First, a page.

Saturday, December 13, 2014

Back in action: Catch-up (2): The Debra Milke case. Arizona; 49-year-old is freed after 22 years on Death Row. How far will police and prosecutors go to secure a conviction in cases where there is no forensic evidence linkinga person to the crime?

PUBLISHER'S NOTE: Back into action; (2):  Debra Milke.  The recent  Arizona Court of Appeal decision freeing Debra Milke is the kind of case which has me wonder how far unscrupulous police officers will go to have people when there is no forensic evidence linking them to the crime? Will they manufacture a confession they claim to have taken? Will they secure the kind evidence of a  "disinterested" cell-mate who just happens  to have heard the cellmate blurt out a confession to the crime?  In Milke's case the  alleged confession was not recorded. There was no witness present during the interrogation even though another  officer was in the immediate vicinity. Defence lawyers were not provided information that the officer who took the confession had a reputation for using underhanded tactics to get confessions. And that's all it took to steal years of Milke's life - until the Arizona Court of Appeal  stepped in with its ruling that barred a further trial. Several safeguards could minimize the possibility of such abominable police behaviour. Safeguard one:  Routinely videoptape confessions as is becoming more and more common in North America; Safeguard two: Tight court restrictions on the use of cellmate evidence; Safeguard three; Real consequences for both prosecutors and officers involved. Oh yes. The Debra Milke case. Just wondering.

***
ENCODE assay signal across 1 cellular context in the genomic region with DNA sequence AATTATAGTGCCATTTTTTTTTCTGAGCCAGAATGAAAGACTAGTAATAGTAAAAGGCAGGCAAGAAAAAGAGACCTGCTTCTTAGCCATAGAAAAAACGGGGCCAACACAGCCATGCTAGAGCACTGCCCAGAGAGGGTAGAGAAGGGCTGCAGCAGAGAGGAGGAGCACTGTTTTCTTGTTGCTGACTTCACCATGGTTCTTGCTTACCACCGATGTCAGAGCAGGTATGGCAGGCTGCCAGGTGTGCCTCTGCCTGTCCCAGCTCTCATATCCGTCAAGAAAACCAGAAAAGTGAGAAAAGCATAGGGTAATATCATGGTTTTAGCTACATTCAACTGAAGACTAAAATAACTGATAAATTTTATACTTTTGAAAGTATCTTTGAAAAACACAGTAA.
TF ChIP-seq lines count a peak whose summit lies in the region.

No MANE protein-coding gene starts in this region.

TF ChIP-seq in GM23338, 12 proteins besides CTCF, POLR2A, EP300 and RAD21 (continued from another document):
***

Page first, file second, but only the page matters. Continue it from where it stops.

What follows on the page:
Harold Levy; Publisher; The Charles Smith Blog;

COMMENTARY: "Milke should not be retried. Judges got it right," by columnist EJ Montini, published by Arizona  on December 11, 2014.

GIST: "After all these years, her conviction was tossed out by 9th U.S. Circuit Court of Appeals because of that tainted confession. At Milke's trial, Phoenix police Detective Armando Saldate testified that during an interrogation in which he was alone with Milke, and there was no recording, Milke admitted taking part in the crime. Milke denies confessing. It turned out that Saldate had a reputation for questionable behavior when it came to such confessions, but Milke's defense never heard about it. The judges of the 9th Circuit expressed outrage in throwing out Milke's conviction, writing in part, "The Constitution requires a fair trial, and one essential element of fairness is the prosecution's obligation to turn over exculpatory evidence. This never happened in Milke's case, so the jury trusted Saldate without hearing of his long history of lies and misconduct. ... All of this information should have been disclosed to Milke and the jury, but the state remained unconstitutionally silent.""

The entire story can be found at:


Dear Reader. Keep your eye on the Charles Smith Blog. We are following this case.
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The Toronto Star, my previous employer for more than twenty incredible years, has put considerable effort into exposing the harm caused by Dr. Charles Smith and his protectors - and into pushing for reform of Ontario's forensic pediatric pathology system. The Star has a "topic" section which focuses on recent stories related to Dr. Charles Smith. It can be found at:

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Harold Levy: Publisher; The Charles Smith Blog;